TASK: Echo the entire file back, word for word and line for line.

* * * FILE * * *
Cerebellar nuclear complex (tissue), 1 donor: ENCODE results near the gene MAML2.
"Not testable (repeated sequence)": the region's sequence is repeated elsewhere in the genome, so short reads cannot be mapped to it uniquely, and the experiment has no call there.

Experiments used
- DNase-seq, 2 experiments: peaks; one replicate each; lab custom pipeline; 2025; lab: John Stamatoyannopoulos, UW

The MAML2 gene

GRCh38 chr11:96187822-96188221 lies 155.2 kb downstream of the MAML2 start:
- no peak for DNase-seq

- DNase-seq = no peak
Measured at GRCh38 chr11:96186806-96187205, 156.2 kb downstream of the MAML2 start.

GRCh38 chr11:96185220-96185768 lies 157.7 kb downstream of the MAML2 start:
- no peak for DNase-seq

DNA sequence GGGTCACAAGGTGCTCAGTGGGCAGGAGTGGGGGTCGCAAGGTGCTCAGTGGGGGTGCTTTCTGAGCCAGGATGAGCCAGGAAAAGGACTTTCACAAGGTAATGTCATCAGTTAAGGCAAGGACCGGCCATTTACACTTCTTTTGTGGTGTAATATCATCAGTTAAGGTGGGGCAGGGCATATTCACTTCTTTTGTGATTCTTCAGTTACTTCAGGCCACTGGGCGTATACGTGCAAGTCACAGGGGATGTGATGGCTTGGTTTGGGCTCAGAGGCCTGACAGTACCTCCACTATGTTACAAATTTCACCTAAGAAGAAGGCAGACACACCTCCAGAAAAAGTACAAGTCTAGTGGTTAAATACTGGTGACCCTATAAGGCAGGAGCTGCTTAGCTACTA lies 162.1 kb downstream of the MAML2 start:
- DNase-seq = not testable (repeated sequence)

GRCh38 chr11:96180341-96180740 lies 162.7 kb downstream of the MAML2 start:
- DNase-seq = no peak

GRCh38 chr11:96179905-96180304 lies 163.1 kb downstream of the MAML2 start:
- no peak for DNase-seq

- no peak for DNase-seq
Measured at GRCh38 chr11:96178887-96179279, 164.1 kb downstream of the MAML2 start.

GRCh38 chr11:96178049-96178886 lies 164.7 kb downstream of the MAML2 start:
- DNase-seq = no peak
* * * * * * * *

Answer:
Cerebellar nuclear complex (tissue), 1 donor: ENCODE results near the gene MAML2.
"Not testable (repeated sequence)": the region's sequence is repeated elsewhere in the genome, so short reads cannot be mapped to it uniquely, and the experiment has no call there.

Experiments used
- DNase-seq, 2 experiments: peaks; one replicate each; lab custom pipeline; 2025; lab: John Stamatoyannopoulos, UW

The MAML2 gene

GRCh38 chr11:96187822-96188221 lies 155.2 kb downstream of the MAML2 start:
- no peak for DNase-seq

- DNase-seq = no peak
Measured at GRCh38 chr11:96186806-96187205, 156.2 kb downstream of the MAML2 start.

GRCh38 chr11:96185220-96185768 lies 157.7 kb downstream of the MAML2 start:
- no peak for DNase-seq

DNA sequence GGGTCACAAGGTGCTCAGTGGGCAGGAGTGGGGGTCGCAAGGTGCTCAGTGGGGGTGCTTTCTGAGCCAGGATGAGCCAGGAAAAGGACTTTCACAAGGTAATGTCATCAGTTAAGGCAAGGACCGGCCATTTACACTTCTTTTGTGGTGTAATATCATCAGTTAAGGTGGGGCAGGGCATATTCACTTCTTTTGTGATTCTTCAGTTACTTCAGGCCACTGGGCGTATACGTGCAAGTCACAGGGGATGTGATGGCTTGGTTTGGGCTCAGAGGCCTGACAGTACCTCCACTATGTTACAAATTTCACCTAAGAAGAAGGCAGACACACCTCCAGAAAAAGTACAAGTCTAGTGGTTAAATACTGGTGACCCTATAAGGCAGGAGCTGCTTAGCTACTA lies 162.1 kb downstream of the MAML2 start:
- DNase-seq = not testable (repeated sequence)

GRCh38 chr11:96180341-96180740 lies 162.7 kb downstream of the MAML2 start:
- DNase-seq = no peak

GRCh38 chr11:96179905-96180304 lies 163.1 kb downstream of the MAML2 start:
- no peak for DNase-seq

- no peak for DNase-seq
Measured at GRCh38 chr11:96178887-96179279, 164.1 kb downstream of the MAML2 start.

GRCh38 chr11:96178049-96178886 lies 164.7 kb downstream of the MAML2 start:
- DNase-seq = no peak